Oil on canvas. 195 x 130 cm

The artist Stani Nitkowski has created a dazzling work celebrating both total life and total death. Among his many works, we find “The flayed ox” after Soutine, because it is indeed the filiation of Soutine that feeds Stani Nitkowski here. We find the reds and yellows of the Russian painter who emigrated to France. The two violently expressionist painters thus communicate together through time. Both will die at fifty years old. 

Martine Nitkowski contacts us and confides the "secrets of fabrication" of the painting!

Stani’s painting was done in the dripping manner not a brush stroke: all the colors and materials were deposited from the top of his tubes and boxes letting them flow with varnish while directing them by lifting the canvas.

This was an incredible feat of control for Stani, as he was handicapped by muscular dystrophy, which deprived him of his strength and his legs.

So he painted this large painting, sometimes crouching, sometimes sitting on his little 12-15 cm high bench… low to the ground so to speak!!! He showed great dexterity for an exceptional and unique result.
He was animated by the strength of this animal that he wanted to put on his canvas. The work now belongs to the contemporary art center of Auberive Abbey.

Fast-food flayed beef with the painter Kendjy

peinture à l'huile de Kendjy représentant une carcasse de boeuf et le portrait du clown symbole du fast food Mc Donald
Kendjy, 2011. Oil on canvas 92 x 73 cm

The French artist Kendjy painted “The Flayed ox of Mc Donald”. In the background, he shows the clown mascot of the fast food chain McDonald’s instead of the maid of the Dutch master. At Mac Do where the burgers are hyper standardized and sweet, do we still know what we eat? Kendjy reminds us that burgers are made from skinned beef.

In abstract art with Tessa Zerbid

peinture semi abstrait figurative inspirée de Rembrandt
Tessa Zerbid, 2003. Acrylic on canvas 146 x 97 cm

The artist Tessa Zerbid currently paints series in color or in black and white of women and men in their “Parisian” life. She has also done some animal portraits as well as the painting “The flayed ox after Rembrandt” in a treatment between figuration and abstraction where meat and background are mixed in the same dark red.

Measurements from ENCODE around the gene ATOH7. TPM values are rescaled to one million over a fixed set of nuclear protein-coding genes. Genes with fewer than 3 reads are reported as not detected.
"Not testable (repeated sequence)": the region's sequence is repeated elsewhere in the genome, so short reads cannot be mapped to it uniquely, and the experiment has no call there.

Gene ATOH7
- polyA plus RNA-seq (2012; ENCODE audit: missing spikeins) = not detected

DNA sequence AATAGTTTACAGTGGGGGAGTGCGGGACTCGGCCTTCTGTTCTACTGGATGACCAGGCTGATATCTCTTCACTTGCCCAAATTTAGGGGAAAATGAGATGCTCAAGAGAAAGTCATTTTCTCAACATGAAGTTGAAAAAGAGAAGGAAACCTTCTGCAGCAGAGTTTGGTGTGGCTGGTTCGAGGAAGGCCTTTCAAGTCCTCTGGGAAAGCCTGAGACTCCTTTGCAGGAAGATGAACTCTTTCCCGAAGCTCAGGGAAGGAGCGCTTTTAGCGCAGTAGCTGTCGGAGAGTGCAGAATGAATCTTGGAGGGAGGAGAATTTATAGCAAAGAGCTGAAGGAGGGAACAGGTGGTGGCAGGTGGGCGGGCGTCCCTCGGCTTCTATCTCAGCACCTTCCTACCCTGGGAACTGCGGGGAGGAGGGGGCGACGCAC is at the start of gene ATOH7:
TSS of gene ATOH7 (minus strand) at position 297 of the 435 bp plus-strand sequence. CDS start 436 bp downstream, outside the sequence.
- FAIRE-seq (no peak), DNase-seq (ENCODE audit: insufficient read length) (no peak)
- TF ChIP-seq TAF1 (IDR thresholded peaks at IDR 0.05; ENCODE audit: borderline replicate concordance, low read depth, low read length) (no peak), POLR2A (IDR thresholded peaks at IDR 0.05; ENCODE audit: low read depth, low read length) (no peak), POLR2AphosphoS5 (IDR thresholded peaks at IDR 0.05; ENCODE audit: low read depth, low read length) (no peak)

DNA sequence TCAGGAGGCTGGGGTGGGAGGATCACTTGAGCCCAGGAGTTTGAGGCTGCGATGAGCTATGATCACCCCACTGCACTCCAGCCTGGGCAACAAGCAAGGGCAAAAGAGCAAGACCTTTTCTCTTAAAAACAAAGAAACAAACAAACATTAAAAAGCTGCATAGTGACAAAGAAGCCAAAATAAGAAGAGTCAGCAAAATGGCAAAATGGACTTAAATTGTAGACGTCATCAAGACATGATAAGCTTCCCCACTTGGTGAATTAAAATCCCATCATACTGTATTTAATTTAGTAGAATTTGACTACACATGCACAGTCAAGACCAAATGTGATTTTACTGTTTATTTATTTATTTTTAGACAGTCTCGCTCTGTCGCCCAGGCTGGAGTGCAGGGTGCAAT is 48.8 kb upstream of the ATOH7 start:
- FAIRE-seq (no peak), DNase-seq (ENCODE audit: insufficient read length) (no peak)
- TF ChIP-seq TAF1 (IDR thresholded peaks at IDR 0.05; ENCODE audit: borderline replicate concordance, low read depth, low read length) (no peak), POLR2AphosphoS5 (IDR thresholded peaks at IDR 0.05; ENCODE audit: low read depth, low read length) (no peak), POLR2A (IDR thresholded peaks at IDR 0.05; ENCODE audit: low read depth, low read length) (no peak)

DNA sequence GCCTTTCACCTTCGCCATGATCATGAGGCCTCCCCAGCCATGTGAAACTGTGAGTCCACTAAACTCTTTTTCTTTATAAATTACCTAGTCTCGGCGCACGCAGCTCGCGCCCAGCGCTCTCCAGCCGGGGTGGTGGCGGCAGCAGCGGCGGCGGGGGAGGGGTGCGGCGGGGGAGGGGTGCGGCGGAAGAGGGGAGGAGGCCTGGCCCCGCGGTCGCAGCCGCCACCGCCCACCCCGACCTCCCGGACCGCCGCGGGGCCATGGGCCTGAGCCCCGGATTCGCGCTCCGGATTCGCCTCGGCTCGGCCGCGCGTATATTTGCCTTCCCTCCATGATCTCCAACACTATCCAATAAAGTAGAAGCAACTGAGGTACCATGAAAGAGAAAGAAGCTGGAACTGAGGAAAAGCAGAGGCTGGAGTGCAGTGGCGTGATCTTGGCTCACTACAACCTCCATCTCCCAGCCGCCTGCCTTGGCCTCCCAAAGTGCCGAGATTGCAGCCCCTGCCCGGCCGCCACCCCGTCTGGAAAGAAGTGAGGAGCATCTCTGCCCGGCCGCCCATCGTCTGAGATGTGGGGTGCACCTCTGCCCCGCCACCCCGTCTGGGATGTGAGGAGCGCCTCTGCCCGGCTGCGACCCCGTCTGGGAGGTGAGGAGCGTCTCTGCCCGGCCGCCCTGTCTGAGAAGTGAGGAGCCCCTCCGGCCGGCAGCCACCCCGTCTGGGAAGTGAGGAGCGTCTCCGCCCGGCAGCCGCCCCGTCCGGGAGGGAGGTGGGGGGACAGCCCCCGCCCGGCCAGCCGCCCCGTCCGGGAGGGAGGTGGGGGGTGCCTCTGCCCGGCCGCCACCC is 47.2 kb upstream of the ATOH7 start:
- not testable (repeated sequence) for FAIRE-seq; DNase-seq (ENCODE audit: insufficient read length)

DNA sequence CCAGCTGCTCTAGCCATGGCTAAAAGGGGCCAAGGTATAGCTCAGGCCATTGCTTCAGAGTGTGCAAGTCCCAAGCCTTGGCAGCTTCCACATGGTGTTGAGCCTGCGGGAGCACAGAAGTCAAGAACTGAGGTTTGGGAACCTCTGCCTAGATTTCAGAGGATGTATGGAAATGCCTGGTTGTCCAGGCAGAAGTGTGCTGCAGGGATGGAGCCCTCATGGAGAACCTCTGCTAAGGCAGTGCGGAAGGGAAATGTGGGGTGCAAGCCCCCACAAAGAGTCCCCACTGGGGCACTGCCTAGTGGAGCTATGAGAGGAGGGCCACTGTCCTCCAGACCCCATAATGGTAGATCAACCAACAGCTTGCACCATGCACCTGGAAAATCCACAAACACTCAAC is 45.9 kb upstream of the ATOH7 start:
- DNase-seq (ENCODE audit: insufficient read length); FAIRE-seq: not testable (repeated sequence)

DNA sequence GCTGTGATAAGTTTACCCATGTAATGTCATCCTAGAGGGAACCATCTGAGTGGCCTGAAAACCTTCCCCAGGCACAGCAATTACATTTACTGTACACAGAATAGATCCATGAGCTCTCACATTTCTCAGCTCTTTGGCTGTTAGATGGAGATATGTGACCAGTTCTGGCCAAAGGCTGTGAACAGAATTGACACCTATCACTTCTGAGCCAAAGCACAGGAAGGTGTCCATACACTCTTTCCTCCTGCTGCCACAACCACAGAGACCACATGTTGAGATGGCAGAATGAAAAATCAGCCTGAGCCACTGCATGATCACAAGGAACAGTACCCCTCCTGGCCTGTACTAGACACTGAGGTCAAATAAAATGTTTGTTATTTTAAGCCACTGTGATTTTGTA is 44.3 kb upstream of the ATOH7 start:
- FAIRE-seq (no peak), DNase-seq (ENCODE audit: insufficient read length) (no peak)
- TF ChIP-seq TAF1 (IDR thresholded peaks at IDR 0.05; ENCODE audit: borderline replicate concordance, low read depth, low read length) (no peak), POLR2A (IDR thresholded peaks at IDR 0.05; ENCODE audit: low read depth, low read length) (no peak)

In sculpture - installation with Isabelle Plat

installation réalisée par l'artiste Isabelle Plat représentant une carcasse ouverte mi animale mi humaine
Isabelle Plat, 2019. Mixed media 200 x 115 x 40 cm

The sculptor Isabelle Plat has created “The flayed ox” from a piece of clothing that she has transformed into an open corpse. One hesitates to know if it is an animal or a human but in fact, except for the title, everything is human in this terrifying work which seems to refer to a torture scene.

In a painted series with Philippe Cognée

Philippe Cognée, 2003. Wax painting on canvas. 70,5 x 47 cm

When French artist Philippe Cognée decided to tackle the skinned ox, he did so with a series of paintings he entitled “carcasses”. This production of 36 small formats using heated wax creates an impression of blurred flesh bathed in intense light. This quasi-cinematographic series follows a visit to a slaughterhouse in 2001 that the artist describes in a text published in 2006 during the public presentation of his work.

Today’s artists, who create in a society where meat at noon and night has become the norm and the slaughter of animals an assembly line industry, have a message for us. It has come from the depths of the centuries and it says to us, “Remember, you are going to die!” 

The editorial team

The editorial team

Pleasure and emotion of artistic discoveries